“Notwithstanding its central character’s mantra–‘I’m not going anywhere; where’m I gonna go?’–Beau O’Reilly’s new play tells the story of a journey. O’Reilly’s Bloom, like Joyce’s before him, spends a long day traveling on the fringes of the urban landscape as he struggles to square his memories with the present. And though every detail resonates with Ulysses, the play also stands on its own as a character study of ‘Truck’ Bloom, a never-was boxer in midcentury Chicago. Between efforts to reconcile with his ex-wife, bail out his son, and protect some puppies, this mensch masquerading as a thug (O’Reilly himself in a perfect performance that earns sympathy without ever begging for it) relives encounters with his father, his ‘jag-off’ brother, and Joey Buzz, a hero of his youth. These three, and many others, are played by the spectacular Guy Massey, whose ability to create a whole new character out of a slight shift in stance makes costume changes almost superfluous. Likewise, he gives boxing such a homoerotic charge that the play’s explicitly gay encounter seems unnecessary. Despite a few such wrong turns, Truck in Pieces portrays the search for redemption with great warmth and depth,” said Reader critic Kelly Kleiman of this Curious Theatre Branch production during its run earlier this year. Lunar Cabaret, 3 PM.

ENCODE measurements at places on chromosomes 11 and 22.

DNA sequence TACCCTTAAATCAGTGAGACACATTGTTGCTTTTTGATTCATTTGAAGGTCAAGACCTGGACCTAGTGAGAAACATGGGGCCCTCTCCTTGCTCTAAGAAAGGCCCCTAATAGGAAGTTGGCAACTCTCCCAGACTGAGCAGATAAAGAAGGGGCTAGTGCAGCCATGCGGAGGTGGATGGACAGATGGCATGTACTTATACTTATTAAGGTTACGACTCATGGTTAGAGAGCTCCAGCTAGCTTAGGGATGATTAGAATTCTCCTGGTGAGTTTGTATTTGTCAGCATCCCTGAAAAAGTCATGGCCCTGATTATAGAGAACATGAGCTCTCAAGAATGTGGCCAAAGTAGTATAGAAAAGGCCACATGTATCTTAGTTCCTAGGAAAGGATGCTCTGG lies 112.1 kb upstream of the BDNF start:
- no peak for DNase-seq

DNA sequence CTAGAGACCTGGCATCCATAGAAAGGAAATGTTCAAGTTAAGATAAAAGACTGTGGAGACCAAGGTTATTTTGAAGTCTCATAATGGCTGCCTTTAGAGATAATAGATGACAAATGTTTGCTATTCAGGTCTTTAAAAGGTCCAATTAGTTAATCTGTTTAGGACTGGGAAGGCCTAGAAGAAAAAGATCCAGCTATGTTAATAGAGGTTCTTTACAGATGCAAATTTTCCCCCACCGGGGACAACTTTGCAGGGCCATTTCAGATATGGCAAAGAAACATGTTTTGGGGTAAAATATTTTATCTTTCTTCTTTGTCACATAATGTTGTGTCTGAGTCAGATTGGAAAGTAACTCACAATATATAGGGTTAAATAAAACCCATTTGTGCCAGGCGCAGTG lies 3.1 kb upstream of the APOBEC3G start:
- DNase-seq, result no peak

The Very Long Kiss

See listing for Friday, October 4. Lunar Cabaret, 7 PM.

Saving Face

See Critic’s Choice. Prop Thtr, 7 PM.



The Hermit Theater presents Idris Goodwin’s play about two black men whose longtime friendship is altered when one seeks to be more like the other. “Verses….marks the playwright-director as a talent to watch….Goodwin’s script touches on intriguing issues, such as whether one’s acts are determined by personal integrity or self-sabotage. But the play lacks a satisfying conclusion…. Still, Goodwin has a well-honed sense for dialogue, and despite some awkward transitions, the actors give honest, gritty performances,” says Reader critic Kerry Reid. Lunar Cabaret, 7 PM.